Thursday, 18 June 2015

Review: Lying Out Loud by Kody Keplinger

Published by: Hatchette Children's Books (UK)
Release date: 2nd July 2015 (UK)
Series:  Hamilton High #2

I got it from: Netgalley
Goodreads summary:

Sonny Ardmore is an excellent liar. She lies about her dad being in prison. She lies about her mom kicking her out. And she lies about sneaking into her best friend's house every night because she has nowhere else to go.

Amy Rush might be the only person Sonny shares everything with— secrets, clothes, even a nemesis named Ryder Cross.

Ryder's the new kid at Hamilton High and everything Sonny and Amy can't stand—a prep-school snob. But Ryder has a weakness: Amy. So when Ryder emails Amy asking her out, the friends see it as a prank opportunity not to be missed.

But without meaning to, Sonny ends up talking to Ryder all night online. And to her horror, she realizes that she might actually like him. Only there's one small catch: he thinks he's been talking to Amy. So Sonny comes up with an elaborate scheme to help Ryder realize that she's the girl he's really wanted all along. Can Sonny lie her way to the truth, or will all her lies end up costing her both Ryder and Amy?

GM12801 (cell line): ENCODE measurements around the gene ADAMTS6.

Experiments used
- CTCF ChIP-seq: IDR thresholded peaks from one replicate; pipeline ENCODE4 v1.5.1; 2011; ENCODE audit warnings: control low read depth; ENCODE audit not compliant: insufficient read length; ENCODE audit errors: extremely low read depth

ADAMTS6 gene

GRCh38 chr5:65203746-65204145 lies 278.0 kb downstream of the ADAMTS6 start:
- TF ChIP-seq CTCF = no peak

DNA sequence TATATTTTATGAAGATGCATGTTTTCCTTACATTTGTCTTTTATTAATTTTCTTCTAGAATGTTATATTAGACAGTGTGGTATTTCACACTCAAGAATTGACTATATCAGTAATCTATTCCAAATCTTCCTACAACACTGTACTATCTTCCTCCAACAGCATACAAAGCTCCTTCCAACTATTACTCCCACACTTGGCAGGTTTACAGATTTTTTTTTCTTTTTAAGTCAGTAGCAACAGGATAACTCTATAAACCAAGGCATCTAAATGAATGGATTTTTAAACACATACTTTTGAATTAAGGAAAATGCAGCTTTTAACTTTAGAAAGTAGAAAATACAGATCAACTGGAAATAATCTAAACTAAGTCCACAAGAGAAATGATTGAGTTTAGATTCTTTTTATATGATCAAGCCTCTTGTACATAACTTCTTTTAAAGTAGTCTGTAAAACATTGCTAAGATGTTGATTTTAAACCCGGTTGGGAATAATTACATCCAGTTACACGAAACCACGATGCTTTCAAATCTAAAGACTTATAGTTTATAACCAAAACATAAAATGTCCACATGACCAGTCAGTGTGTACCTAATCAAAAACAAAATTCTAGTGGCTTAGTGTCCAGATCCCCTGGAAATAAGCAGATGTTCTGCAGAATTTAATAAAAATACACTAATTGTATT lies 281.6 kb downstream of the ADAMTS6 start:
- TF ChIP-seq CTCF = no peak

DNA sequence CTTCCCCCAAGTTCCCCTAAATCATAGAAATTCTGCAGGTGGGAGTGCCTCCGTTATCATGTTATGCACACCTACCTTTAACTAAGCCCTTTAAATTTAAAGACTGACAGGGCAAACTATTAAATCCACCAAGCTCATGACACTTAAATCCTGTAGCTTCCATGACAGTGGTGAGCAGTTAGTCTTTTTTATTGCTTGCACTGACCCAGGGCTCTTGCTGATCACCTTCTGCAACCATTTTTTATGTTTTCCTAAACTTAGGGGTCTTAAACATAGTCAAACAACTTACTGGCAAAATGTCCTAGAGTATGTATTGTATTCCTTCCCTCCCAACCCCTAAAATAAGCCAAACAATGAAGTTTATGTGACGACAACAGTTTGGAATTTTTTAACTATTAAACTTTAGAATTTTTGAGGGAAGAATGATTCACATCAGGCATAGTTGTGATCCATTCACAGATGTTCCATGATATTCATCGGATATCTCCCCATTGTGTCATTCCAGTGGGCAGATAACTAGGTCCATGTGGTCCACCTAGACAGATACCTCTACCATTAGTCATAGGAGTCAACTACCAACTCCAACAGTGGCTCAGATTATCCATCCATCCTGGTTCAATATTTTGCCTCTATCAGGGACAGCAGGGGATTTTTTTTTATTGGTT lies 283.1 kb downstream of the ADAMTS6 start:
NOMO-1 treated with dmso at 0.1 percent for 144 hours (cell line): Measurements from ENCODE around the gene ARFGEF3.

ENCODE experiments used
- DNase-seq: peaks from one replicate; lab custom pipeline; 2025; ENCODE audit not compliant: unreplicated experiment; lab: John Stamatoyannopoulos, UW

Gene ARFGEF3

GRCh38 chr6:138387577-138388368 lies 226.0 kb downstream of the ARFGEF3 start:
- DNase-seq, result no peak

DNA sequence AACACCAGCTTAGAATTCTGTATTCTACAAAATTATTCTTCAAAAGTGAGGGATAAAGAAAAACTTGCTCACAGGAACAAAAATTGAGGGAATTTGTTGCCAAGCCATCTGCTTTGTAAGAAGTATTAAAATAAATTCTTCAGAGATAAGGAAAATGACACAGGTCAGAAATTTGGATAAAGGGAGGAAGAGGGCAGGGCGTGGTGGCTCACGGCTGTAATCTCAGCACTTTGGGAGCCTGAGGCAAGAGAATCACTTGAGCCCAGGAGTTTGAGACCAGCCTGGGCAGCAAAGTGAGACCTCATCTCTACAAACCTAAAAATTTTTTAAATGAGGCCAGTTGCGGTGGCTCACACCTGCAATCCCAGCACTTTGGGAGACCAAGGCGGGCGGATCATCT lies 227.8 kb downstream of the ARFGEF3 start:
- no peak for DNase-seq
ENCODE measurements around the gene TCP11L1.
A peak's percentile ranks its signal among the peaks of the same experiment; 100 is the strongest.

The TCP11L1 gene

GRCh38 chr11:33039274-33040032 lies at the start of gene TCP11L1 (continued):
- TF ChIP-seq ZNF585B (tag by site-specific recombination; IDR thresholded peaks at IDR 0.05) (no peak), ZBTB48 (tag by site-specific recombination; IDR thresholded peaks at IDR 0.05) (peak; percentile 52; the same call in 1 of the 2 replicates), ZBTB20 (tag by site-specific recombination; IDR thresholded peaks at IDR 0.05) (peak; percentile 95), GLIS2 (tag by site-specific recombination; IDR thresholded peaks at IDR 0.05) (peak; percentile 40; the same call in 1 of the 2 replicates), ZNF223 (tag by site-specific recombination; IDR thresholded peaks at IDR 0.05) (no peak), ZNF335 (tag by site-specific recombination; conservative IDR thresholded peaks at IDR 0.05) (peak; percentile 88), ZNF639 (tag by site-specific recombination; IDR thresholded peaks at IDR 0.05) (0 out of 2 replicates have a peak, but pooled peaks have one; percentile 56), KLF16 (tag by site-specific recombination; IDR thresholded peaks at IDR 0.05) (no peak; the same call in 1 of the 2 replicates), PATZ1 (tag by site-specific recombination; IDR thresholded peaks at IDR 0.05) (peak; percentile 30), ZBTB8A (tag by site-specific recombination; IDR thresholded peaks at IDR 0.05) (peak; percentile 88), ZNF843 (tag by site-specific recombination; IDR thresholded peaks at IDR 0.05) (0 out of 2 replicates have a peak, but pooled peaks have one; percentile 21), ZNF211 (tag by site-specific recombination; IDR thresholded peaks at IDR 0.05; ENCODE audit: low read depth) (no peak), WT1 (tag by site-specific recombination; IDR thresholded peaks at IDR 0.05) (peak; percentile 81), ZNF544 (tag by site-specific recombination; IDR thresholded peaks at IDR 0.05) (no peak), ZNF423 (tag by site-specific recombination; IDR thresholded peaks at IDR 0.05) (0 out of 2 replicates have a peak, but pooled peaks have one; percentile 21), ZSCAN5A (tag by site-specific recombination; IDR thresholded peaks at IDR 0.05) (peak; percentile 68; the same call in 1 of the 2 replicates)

My review:
There's something so delicious about reading a new book by an author you love, and if you've been waiting for it for a while it feels especially indulgent. I find myself having to force myself to slow down, to not tear through it. A new book by an author I love deserves to be savoured, like a scrummy chocolate dessert. Lying Out Loud is most definitely one of those books. I adored The Duff, and this return to Hamilton High is a most welcome one.

Sonny is one of those rare but brilliant characters - she's not too good to be true. She's average in some ways, incredible in others, and a bit of a bitch in yet others. She's so real, so relateable, I desperately want her for my friend.

And of course, because Keplinger is such a talented author, Sonny isn't the only brilliant character. Each and every character is well-developed and full of those little touches that turn them into real people. Amy perhaps most of all, because she's up there with Sonny sharing the limelight in this book. Yes, Lying Out Loud is a book about friendship, along with a few other things. Now I'm not normally a huge fan of friendship stories. But LOL has enough other stuff going on (including a rather charming romance full of witty banter), that the main story arc is perfectly acceptable, nay, it's better than acceptable. It's wonderful. The whole book feels wonderfully familiar, like putting on your favourite worn clothes and snuggling up on the sofa. It's a comforting sort of feeling I get while reading this, and I really didn't want it to end. It's going straight on my shelf of books I read when I need a lift. Thank you, Ms Keplinger.

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